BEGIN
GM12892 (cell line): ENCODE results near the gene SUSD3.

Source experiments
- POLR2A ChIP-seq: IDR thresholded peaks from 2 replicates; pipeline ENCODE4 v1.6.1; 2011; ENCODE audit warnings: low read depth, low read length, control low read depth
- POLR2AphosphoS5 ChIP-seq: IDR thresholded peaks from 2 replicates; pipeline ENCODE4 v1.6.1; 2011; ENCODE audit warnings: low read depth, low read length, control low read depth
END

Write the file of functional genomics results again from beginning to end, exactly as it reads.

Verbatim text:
GM12892 (cell line): ENCODE results near the gene SUSD3.

Source experiments
- POLR2A ChIP-seq: IDR thresholded peaks from 2 replicates; pipeline ENCODE4 v1.6.1; 2011; ENCODE audit warnings: low read depth, low read length, control low read depth
- POLR2AphosphoS5 ChIP-seq: IDR thresholded peaks from 2 replicates; pipeline ENCODE4 v1.6.1; 2011; ENCODE audit warnings: low read depth, low read length, control low read depth